“Suffer the Children” by John Saul


One hundred years ago in the town of Port Arbello, a terrible crime was committed. A young girl named Elizabeth Conger, the youngest daughter in a prominent family was murdered. Now, in the modern day (1977), the “Conger curse” still looms, and children are starting to disappear. Jack Conger and his wife Rose must find out what is happening to protect their own children, Sarah and Elizabeth — the latter of whom bears a striking resemblance to her murdered ancestor of the same name.

John Saul has been a prolific horror writer for the past forty some years. Suffer the Children is his debut book, and the first one of his that I’ve read. It is a pretty fast and engaging story, but also extremely bleak. The sadistic violence against children makes quite a few of the situations especially disturbing. But, this is a horror novel, and I can’t get mad at the attempt to terrorize the reader anymore than I could get mad at a comedy for being too funny — however, some scenes are a bit over the top for what the story calls for and cross the lines of good taste. However, this book was entertaining in a very schlocky 70’s kind of way, and as I was reading I was thinking what a missed opportunity it was that we never got an TV adaptation of Suffer the Children from Dan Curtis. The story of a small town in the 1970s being visited by a vengeful ghost of the past would have been perfect, and well within Dan’s wheelhouse.

But back on topic, Saul does a good job making the story feel like it has a time and place. He also makes you feel for these characters, as they are caught up in forces totally out of control. Pretty much everyone’s life is shattered in some way by the time the book ends, and John Saul pulled very few punches doing so a long the way. Even given the subject matter, Suffer the Children managed to surpass my expectations of horror.

However, some of the plot points didn’t quite come together, and the nature of the Conger curse was left unexplained. The vengeful spirit of Elizabeth Conger uses the possessed body of her ancestor to abduct and murder children, or at least that is what we are led to believe. The book never makes it clear if this is indeed a possession or if Elizabeth is just sick. It doesn’t seem like this plot point was left intentionally ambiguous — it felt to me like Saul couldn’t quite make up his mind.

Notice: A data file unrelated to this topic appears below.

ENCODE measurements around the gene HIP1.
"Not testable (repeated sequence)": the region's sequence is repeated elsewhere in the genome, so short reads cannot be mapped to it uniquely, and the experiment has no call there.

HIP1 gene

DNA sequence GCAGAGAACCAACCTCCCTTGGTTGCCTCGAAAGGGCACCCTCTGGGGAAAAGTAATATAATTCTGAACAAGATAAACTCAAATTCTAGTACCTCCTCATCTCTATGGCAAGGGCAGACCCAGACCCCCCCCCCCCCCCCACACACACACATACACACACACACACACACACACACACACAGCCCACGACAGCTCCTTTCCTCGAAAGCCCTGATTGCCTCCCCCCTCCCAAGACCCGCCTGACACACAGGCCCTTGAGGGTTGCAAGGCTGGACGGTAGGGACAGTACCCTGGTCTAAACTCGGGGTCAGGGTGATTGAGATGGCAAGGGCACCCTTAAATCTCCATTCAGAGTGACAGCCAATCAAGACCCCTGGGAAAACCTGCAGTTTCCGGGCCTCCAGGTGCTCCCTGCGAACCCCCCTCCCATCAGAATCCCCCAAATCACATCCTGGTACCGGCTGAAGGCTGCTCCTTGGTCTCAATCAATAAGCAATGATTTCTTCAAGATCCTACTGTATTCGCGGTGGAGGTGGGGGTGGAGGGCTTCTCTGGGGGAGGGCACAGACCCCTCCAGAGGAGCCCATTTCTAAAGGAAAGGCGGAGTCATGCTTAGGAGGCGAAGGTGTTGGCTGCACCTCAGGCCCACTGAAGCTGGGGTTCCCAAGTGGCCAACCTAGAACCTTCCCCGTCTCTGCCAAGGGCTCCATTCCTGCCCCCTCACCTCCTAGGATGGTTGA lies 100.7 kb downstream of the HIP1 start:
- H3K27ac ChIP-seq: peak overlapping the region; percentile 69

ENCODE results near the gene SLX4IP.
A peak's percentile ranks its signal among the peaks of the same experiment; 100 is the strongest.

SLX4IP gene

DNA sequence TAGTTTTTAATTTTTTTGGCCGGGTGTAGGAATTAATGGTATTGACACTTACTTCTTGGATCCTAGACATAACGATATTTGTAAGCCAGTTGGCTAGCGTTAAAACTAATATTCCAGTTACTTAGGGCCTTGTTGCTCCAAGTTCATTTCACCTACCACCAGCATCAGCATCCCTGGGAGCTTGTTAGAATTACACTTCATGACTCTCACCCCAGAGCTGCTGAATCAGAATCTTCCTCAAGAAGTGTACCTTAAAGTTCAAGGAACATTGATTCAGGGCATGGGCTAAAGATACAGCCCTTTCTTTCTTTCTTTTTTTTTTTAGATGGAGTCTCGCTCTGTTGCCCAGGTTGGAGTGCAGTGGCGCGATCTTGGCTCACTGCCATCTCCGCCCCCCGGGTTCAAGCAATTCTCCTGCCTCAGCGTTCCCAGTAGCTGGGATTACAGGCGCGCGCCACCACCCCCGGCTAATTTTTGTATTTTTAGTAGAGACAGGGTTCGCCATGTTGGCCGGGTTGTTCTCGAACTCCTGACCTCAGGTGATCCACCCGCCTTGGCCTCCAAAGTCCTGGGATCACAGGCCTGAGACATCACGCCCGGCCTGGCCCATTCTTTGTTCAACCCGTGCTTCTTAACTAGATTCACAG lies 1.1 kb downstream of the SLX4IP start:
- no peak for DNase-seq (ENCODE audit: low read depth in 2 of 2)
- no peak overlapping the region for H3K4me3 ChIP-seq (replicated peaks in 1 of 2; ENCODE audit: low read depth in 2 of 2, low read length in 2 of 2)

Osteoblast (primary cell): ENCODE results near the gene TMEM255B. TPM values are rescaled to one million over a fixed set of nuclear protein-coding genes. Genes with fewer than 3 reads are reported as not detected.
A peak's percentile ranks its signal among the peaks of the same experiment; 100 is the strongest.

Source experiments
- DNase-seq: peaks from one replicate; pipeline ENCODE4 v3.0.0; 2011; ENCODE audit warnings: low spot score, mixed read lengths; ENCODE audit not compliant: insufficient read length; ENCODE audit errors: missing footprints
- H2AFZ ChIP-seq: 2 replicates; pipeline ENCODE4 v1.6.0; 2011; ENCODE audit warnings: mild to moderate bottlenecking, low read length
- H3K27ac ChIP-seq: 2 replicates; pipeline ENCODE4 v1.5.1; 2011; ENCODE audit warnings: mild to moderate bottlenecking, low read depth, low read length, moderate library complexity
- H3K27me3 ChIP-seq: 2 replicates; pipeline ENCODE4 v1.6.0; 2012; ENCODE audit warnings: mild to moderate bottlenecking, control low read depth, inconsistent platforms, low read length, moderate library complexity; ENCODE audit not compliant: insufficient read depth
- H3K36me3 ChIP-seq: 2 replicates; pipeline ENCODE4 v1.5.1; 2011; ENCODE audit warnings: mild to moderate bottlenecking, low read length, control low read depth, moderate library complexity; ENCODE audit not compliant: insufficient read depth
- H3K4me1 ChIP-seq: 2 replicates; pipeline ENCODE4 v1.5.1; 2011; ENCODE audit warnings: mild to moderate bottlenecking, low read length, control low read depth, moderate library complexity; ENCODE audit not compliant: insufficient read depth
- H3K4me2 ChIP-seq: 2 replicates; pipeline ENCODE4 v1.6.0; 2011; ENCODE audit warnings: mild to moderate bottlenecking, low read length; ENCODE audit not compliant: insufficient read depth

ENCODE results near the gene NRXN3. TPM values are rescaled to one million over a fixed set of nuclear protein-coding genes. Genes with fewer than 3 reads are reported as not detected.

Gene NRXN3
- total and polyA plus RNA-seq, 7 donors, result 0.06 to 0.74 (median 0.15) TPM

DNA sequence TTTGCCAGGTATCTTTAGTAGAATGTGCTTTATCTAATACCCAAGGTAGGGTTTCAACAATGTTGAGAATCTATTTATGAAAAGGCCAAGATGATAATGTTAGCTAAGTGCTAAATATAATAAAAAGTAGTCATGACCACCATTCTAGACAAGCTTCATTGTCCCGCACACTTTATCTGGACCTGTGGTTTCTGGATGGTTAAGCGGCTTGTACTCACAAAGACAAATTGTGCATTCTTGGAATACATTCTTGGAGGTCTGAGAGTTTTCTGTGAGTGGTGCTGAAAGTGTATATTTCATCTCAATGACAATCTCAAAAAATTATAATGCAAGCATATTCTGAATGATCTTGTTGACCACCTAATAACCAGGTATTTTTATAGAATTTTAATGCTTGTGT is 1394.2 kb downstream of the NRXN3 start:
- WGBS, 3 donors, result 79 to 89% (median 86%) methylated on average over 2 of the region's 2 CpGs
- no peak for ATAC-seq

Elizabeth, possessed or not, imprisons her victims in the same cave that houses the skeletal remains of her dead ancestor, and then later kills them. The Conger family has heard rumors of this pit over the past 100 years, but nobody has ever been able to find it. The town as well as the police force do not come across it during their searches for the missing children while combing over that area off and on again during the decade in which this novel takes place. It’s a misstep in the story that the possession of an adolescent girl becomes more believable than a search party and trained professionals being not being able to find a cave they must know exist. However, these mishandled plot points weren’t enough to take me out of the story, and half of these complaints are done in hindsight after having finished the novel.

Suffer the Children has gotten me interested in John Saul’s body of work, and I will definitely read some more of his books down the line. He does a great job of fleshing out the characters in Suffer the Children before all the bad things happen, and this helps set up the feeling of sinking dread that accompanies the second half of the story. This is one of the bleakest books I’ve read in a long time, and I loved it.



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